I’ve never met an egg style I didn’t like In fact, I was included in Best Food Writing of 2010 for a piece about my obsessive quest for the perfect soft boiled egg: http://forums.egullet.org/index.php?/topic/122037-eggs-enough-and-time/. Scrambled, fried, stirred raw into fried rice, omelettes, soft boiled, deviled, egg salad — name it, I love it. I especially love eggs when they’re mated with butter — oh, lots! — or bacon grease.
But then there’s the Vestal Virgin of eggs, the poached egg, so pure so fat free, so divalike in her means and methods. I used to love the perfect saucer-shaped poached eggs my mother produced when I was little, with the metal cups that fit into a steamer. (I think I have the same setup rattling around in the Goodwill box.) Julia Child instructed me in the whirlpool of acidulated water method, but even she, in “Mastering” recommended an metal poacher that reminded me of an Thonet chair. I’m enchanted by the new generation of egg poachers, adorable silicone cups that bob in the water like coracles — but they’re steamed, in a covered saucepan, not poached.
I’ve fussed. In the last thirty years I’ve used
every truc and cute vehicle to a poached egg recommended by Julia or my mother. It was a big fail — this for an easy method for a cooked egg.
I love poached eggs. I eat a poached egg on toast for lunch every week, at least once. I love restaurant Brunchland Eggs Benedict, a poached egg over a plate of corned beef hash, an oozy poached over a salad. It’s just an egg, cooked simply in water — any fat, like the butter on my toast, is aftermarket.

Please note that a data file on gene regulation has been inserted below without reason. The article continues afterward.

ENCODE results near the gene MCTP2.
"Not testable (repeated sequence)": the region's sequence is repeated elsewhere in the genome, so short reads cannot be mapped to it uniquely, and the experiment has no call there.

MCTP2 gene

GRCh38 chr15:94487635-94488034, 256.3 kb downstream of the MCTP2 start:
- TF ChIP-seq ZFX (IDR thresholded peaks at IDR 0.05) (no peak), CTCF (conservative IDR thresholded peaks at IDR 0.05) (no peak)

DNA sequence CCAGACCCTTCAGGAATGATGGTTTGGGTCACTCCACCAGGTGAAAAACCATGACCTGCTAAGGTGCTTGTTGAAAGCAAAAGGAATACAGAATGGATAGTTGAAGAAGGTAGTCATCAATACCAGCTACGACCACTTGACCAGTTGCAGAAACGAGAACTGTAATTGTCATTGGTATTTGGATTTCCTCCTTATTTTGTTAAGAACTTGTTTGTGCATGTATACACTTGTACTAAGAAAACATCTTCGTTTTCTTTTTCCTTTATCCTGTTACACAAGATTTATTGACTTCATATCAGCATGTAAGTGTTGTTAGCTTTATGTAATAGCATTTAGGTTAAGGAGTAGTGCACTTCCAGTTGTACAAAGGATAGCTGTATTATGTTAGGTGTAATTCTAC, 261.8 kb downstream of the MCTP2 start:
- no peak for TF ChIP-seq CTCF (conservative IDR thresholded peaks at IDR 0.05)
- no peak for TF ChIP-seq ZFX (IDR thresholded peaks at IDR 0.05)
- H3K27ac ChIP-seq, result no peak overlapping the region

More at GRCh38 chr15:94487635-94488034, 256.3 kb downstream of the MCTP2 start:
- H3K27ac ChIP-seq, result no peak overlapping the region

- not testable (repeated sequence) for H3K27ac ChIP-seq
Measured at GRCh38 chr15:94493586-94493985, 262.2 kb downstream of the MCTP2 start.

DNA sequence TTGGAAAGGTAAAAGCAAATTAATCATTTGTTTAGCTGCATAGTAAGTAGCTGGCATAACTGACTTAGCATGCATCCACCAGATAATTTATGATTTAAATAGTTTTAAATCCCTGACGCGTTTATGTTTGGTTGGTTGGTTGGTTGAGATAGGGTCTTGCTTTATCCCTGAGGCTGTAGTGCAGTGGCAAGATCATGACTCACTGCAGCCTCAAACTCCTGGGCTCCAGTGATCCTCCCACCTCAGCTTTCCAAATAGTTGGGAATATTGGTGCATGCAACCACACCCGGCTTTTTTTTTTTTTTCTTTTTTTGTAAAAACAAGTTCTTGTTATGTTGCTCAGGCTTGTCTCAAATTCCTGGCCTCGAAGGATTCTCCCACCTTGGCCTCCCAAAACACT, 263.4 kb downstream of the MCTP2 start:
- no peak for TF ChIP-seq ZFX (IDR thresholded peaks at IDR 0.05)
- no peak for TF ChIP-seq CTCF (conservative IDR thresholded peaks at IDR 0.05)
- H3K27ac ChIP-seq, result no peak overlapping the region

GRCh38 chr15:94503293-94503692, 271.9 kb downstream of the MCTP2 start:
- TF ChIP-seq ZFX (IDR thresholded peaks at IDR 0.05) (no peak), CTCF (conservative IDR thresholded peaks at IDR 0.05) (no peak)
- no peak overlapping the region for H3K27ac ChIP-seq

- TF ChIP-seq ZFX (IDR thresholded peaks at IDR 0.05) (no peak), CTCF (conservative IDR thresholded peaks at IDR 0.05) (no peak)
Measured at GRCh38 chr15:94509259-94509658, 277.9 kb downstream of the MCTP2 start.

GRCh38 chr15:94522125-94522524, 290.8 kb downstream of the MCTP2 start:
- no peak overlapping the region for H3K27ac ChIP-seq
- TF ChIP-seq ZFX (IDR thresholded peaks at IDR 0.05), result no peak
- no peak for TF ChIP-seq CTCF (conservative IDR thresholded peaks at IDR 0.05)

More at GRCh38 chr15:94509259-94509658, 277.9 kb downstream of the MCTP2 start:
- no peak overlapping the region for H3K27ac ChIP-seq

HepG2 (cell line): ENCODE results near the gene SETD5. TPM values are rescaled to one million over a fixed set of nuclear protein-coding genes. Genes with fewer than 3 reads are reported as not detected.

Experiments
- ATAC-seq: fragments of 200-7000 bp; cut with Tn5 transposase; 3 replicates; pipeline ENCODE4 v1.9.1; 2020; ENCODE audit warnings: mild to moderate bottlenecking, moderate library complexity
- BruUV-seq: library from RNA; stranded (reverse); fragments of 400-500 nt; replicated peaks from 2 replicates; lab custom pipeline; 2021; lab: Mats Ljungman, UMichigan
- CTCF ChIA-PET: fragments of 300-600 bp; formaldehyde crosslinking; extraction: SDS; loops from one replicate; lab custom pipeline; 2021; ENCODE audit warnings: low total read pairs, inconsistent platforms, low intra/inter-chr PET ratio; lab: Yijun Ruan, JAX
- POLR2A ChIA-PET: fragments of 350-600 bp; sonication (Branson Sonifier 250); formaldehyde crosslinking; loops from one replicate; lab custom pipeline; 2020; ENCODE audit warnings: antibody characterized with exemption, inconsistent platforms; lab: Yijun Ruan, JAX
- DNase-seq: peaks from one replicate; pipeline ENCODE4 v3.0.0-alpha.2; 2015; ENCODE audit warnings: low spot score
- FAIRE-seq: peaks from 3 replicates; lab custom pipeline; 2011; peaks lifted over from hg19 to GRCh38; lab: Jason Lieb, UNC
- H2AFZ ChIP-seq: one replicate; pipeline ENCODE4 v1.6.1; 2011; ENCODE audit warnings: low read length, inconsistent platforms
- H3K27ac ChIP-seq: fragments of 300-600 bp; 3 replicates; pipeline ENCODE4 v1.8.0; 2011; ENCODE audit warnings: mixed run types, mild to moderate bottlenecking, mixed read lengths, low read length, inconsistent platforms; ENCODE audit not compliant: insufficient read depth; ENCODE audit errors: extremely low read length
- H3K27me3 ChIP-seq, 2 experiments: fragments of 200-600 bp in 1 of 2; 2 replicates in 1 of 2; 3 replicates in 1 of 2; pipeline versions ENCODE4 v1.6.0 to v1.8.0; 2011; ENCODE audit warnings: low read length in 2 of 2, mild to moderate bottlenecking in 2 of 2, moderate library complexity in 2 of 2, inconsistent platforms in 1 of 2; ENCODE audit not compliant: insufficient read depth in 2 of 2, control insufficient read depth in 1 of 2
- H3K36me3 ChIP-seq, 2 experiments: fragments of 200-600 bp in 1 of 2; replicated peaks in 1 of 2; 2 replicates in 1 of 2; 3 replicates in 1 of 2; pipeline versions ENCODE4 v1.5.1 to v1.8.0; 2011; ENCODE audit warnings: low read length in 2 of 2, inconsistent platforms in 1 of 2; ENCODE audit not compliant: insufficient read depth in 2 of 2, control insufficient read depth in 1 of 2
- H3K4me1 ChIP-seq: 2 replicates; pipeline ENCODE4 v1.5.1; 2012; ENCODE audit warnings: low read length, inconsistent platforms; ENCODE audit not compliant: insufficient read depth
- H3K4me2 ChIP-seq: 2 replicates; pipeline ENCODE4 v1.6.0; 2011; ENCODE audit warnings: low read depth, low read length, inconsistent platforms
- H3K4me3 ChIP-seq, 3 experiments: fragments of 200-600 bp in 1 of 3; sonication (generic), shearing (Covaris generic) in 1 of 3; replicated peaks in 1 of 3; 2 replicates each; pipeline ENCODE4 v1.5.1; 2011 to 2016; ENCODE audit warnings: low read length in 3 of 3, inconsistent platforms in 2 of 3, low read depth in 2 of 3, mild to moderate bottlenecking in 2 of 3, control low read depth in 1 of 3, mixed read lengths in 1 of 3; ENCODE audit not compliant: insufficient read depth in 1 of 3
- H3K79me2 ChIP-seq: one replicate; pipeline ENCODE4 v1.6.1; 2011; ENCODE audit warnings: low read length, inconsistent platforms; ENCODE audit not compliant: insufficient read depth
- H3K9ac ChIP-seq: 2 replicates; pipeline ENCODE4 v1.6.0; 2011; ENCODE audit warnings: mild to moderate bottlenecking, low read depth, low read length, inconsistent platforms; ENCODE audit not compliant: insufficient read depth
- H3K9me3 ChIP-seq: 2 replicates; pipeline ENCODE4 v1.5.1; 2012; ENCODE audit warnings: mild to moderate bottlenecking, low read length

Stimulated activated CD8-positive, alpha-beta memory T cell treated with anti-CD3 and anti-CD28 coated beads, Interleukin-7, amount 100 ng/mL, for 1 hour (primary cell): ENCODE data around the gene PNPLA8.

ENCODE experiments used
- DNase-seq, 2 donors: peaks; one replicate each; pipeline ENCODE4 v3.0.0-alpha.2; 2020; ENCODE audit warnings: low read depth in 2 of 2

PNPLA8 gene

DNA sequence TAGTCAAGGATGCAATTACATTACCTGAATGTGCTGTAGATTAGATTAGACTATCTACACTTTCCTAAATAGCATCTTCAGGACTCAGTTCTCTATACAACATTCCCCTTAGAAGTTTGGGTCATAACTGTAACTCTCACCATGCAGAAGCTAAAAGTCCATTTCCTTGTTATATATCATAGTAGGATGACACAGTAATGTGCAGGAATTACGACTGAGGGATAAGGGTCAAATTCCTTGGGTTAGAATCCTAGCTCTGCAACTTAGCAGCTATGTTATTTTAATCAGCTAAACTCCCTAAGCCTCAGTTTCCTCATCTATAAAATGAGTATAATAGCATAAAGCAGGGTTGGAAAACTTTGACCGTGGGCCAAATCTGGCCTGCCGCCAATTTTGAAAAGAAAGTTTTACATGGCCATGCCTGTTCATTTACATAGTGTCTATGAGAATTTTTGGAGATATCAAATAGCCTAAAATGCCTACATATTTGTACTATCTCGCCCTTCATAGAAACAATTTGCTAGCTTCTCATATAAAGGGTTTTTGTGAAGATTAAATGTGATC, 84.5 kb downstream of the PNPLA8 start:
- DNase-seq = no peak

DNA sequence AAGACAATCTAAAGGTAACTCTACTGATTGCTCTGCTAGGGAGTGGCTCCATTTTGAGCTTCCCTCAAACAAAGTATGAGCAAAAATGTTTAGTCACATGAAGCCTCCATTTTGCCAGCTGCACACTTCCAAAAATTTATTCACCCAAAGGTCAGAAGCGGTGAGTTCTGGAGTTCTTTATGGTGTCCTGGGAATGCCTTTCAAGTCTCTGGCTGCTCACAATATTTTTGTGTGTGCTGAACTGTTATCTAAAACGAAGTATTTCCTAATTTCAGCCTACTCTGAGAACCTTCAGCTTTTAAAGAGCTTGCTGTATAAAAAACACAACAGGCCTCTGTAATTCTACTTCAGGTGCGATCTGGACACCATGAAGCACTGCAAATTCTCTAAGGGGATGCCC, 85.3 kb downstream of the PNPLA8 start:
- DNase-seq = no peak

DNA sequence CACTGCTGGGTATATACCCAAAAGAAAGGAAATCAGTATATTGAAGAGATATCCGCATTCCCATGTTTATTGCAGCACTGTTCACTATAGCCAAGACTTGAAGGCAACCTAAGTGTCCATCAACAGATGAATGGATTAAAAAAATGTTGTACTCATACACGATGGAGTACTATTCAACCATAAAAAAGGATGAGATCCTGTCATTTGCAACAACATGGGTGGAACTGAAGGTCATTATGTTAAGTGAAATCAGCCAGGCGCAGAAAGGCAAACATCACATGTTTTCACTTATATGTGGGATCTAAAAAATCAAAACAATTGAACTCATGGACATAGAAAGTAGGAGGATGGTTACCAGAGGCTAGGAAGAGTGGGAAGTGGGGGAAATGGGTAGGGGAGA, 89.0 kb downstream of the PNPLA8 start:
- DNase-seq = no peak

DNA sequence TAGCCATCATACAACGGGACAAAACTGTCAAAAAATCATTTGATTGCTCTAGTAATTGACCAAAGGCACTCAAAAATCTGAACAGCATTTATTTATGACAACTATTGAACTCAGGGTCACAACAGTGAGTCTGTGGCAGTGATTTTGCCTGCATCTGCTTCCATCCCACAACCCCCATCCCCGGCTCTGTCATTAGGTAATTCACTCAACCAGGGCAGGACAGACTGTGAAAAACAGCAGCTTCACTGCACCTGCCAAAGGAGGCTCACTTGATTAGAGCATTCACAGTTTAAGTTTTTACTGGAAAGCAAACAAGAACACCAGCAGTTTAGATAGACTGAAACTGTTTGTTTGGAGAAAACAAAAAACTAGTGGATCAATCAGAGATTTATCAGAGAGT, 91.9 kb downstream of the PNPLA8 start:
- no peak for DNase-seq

Six months ago I wanted a poached egg. I brought some water in a saucepan to a simmer (Yes, I added some white vinegar, and although there’s some new science that states the acid isn’t necessary, I’m not taking risks.) I slid an egg into a saucer, then into the water. I grabbed my slotted spoon and twirled the whites around the yolk so they’re aren’t lacy bits in the water. I watched and waited. I waited for like, a big deal minute and a half.
Then I pulled the egg into the slotted spoon after a couple of minutes and poked the whites. If they’re too soft, I dunk the egg back into the slowly percolating water and test again until the white’s firm. It’s like being at one with your egg. The toast is lying there, all buttery — I drain the egg on the slotted spoon and plop it on the toast — in this case an English Muffin, lots of pepper and, today, Himalayan Pink Rock Salt.
All those years fussing and fretting and wrapping eggs in plastic wrap, like the avant Spanish chefs. Such a waste. All I need is a pan, some water, an egg, a spoon and a little attention –and understanding that a poached egg isn’t science:it’s patience, calm, and attention.